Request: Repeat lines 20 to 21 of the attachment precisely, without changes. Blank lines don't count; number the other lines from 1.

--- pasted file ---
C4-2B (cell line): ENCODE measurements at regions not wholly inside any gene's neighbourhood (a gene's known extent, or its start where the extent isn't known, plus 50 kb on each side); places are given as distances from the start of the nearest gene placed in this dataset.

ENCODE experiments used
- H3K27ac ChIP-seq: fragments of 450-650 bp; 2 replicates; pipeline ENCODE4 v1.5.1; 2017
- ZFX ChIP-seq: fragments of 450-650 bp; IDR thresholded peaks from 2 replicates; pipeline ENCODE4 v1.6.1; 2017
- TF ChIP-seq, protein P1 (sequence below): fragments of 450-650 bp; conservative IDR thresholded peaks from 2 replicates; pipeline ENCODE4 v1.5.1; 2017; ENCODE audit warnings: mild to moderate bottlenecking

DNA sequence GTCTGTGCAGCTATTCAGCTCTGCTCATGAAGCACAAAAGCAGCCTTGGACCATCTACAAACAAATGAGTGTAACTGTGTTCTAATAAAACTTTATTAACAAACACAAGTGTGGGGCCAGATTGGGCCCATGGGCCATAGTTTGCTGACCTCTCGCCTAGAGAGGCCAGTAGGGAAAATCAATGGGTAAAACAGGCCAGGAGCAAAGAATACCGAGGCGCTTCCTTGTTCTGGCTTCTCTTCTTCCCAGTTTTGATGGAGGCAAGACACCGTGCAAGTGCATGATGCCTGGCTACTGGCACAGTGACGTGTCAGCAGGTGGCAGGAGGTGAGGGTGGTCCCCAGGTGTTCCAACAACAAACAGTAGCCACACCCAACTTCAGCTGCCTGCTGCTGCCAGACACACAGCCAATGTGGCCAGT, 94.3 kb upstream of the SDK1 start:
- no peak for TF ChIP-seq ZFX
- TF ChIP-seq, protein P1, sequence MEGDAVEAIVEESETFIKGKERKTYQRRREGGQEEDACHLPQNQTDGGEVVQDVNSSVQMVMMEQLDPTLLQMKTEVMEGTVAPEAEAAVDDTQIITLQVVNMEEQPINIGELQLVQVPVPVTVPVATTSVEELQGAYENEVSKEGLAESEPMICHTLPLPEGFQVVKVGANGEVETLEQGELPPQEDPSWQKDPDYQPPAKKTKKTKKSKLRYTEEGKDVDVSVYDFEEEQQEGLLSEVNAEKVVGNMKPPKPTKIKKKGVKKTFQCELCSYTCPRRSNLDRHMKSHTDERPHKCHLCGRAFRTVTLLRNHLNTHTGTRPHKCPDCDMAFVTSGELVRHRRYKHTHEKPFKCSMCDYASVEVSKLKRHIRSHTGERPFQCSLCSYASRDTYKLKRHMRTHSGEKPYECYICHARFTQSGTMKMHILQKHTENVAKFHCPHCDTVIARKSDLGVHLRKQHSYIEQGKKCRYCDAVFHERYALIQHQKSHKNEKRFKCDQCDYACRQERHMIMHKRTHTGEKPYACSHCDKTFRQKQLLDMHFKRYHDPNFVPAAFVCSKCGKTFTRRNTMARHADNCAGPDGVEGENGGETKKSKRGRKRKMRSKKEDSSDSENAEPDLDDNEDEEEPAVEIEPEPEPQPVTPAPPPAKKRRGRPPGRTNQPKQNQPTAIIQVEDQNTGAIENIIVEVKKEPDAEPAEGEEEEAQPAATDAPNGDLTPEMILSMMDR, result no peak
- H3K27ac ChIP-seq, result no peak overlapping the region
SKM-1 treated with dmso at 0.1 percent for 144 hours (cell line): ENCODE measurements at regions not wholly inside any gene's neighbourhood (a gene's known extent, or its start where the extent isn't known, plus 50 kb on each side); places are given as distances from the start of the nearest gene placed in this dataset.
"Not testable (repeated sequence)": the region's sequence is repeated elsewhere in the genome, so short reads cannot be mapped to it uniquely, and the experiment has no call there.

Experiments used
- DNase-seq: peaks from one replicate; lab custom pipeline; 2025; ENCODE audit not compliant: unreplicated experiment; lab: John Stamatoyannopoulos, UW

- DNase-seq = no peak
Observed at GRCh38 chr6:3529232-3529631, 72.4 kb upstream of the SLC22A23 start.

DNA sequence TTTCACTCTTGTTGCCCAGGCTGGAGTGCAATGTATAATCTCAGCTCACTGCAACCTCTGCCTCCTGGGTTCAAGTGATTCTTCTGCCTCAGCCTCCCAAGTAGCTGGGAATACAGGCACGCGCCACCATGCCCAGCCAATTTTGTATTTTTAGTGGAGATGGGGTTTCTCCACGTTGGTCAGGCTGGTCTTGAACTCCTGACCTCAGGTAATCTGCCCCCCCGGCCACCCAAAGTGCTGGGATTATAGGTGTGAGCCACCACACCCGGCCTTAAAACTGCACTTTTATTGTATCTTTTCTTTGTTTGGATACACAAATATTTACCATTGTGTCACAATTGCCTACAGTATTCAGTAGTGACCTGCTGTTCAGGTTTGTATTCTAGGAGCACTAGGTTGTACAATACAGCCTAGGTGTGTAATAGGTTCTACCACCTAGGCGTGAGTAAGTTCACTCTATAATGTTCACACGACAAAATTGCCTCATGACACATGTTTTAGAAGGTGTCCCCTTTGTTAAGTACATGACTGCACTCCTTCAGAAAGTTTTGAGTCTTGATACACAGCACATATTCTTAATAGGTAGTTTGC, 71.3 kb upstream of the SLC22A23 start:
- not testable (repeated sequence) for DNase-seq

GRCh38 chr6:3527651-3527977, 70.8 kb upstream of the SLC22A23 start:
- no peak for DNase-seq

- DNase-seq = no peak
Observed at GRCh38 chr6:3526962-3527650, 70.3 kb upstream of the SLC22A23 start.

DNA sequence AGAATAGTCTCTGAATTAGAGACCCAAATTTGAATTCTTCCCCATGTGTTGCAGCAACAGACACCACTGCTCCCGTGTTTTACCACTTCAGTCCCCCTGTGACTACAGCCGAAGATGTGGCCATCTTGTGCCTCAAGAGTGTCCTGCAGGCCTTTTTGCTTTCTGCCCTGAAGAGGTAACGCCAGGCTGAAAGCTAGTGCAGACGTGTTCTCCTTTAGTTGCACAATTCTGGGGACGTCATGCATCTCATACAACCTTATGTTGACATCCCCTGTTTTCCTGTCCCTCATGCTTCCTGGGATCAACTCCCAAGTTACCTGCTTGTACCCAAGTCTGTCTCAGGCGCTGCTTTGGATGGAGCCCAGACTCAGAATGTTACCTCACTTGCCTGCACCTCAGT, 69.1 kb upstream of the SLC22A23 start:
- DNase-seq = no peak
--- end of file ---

- DNase-seq = no peak
Observed at GRCh38 chr6:3526962-3527650, 70.3 kb upstream of the SLC22A23 start.